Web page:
Effective advertising is an amalgam of various factors. The audience has to connect with the advert, and it will only happen when the advert conveys a personal message through impersonal medium. There are three message strategies that are adopted in advertising. However, the cognitive message strategy is the most effective. Cognitive strategy aims at influencing the beliefs through rational arguments. In cognitive adverts, the main message is to inform consumers about the benefits of using the product in a way that engages them.
Depending on whatever message that needs to be sent across, the cognitive message strategy offers many options. Today's consumers pay attention to adverts. Adverts need to make sense to the audience if they have to act on it. Cognitive message strategy is an approach that presents consumers with rational information about a product so that consumers can process the information and develop a positive attitude towards the product. An example of an advert that uses cognitive message strategy from the article is Campbell's Soups, their main message is "soup is good food", without asserting that it is superior.
Cognitive message strategy is effective for small business. It allows the company to focus on more than one demographic group by adopting a generalized marketing campaign in particular generic message strategy. When a company needs to appeal to budget conscious group, cognitive message strategy is the way to go. Rational appeal is also effective when a company is dealing with common products such as kitchen appliances and vacuum cleaners.
Emotional advertising is a common strategy as it invokes positive emotions towards a particular company/ product. P&G's "Best Job" advert is an emotional advert which was aired during P&G's Olympic sponsorship. The advert main message was to thank the athletes' mothers because they are always there for athletes when they win or lose. The ad felt real, sentimental and it appeals to mothers. It is a deeply emotional advert that portrayed P&G as the provider of comforting and wellness products.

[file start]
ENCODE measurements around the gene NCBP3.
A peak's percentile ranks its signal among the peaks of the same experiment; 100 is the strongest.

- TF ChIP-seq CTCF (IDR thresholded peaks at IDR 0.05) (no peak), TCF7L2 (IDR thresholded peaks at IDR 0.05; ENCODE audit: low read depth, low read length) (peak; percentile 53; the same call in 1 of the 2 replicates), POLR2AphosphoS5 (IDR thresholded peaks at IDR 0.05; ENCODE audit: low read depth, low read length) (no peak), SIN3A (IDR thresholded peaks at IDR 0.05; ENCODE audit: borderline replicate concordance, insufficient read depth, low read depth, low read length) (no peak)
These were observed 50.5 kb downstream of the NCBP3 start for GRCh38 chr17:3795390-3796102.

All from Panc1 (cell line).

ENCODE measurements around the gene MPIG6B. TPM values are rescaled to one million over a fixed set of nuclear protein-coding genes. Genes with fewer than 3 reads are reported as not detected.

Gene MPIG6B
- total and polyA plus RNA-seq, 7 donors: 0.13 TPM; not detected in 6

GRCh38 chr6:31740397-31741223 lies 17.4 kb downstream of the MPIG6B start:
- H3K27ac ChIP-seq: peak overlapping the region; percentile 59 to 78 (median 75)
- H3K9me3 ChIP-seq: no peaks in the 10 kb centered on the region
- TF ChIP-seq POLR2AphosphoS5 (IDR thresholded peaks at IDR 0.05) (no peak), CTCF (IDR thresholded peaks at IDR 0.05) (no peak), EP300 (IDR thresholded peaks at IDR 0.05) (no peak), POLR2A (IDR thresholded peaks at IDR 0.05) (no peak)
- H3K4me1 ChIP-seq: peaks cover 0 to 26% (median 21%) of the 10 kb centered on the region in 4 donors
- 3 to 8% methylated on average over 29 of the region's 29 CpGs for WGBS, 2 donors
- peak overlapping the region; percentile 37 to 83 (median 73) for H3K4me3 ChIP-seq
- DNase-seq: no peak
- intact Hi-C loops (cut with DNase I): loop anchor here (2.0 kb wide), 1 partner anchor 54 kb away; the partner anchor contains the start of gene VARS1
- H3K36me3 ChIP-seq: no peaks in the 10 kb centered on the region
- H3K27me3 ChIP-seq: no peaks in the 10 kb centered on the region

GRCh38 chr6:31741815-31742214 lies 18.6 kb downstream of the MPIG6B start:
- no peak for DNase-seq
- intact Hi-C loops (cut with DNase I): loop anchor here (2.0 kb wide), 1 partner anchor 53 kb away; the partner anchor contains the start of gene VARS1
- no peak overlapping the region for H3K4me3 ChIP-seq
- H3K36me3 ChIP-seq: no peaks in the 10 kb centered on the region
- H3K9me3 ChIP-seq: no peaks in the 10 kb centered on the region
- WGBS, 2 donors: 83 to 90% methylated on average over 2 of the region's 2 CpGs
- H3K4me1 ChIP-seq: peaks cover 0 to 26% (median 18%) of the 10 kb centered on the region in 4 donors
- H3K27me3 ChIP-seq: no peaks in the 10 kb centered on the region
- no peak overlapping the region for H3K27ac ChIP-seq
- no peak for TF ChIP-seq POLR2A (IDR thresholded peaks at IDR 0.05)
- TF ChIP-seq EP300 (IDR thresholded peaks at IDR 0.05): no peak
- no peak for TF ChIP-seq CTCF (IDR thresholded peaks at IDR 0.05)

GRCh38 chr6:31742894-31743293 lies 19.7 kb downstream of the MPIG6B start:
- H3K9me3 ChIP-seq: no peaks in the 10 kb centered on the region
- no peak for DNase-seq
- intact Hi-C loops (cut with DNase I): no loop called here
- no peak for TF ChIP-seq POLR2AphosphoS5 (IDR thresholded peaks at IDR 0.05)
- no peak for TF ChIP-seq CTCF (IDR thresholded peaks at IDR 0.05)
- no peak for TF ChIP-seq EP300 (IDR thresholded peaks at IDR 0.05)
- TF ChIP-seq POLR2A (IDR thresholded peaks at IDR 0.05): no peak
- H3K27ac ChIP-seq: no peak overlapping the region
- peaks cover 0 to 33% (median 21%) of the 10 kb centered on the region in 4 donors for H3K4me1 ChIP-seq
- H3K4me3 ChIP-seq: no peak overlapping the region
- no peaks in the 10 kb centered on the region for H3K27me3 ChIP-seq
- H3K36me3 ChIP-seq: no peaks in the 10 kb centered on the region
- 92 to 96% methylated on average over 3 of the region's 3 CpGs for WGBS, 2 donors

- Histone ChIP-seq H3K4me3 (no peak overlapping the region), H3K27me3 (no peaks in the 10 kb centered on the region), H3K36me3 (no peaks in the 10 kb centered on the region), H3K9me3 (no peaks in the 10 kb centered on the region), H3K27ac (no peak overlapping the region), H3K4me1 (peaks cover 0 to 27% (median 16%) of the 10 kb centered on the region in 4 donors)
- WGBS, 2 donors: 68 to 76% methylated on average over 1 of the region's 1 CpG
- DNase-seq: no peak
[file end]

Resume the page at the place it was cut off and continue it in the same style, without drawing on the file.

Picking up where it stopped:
Media buying is a hard process as various factors have to be considered. Choosing the media to buy is tricky, because all media have their pros and cons. Pertinent issues before media buying concerns the duration of the advert, rate, timing and space.
The first rule for media buying is fostering effective media planning. Media planning involves market and advert analysis. Market analysis involves knowing about the target market, competition, product analysis among other factor. Advert analysis deals with advertising strategies, budget, and pricing among other factors. Effective planning will dictate the kind of media that should be bought.
The second rule in media buying is securing a reasonable rate. Advertising is quite expensive, and media buyers should always look for the best deal. Price is not determined by the size of the ad, rather the time when the ad will be aired. Media buyers are negotiators, and they should negotiate about all aspects of the advert so as to secure a good deal.
The third rule is the fact that media buyers should be able to forecast the reach and come up with the right frequency before buying. Reach refers to the number of people an advert reaches. All adverts aim at having a big reach both geographically and demographically. Frequency refers to the number of times that the target audience reads, hears or watches the advert. In planning, media buyers should predict reach and frequency before settling for a particular media, as different media reaches different populations.
Clow, K. & Donald, B. Integrated Advertising, Promotion and Marketing Communications. Pearson Prentice Hall.
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Surmanek, J. Advertising media A to Z: the definitive resource for media planning, buying, and research. McGraw-Hill.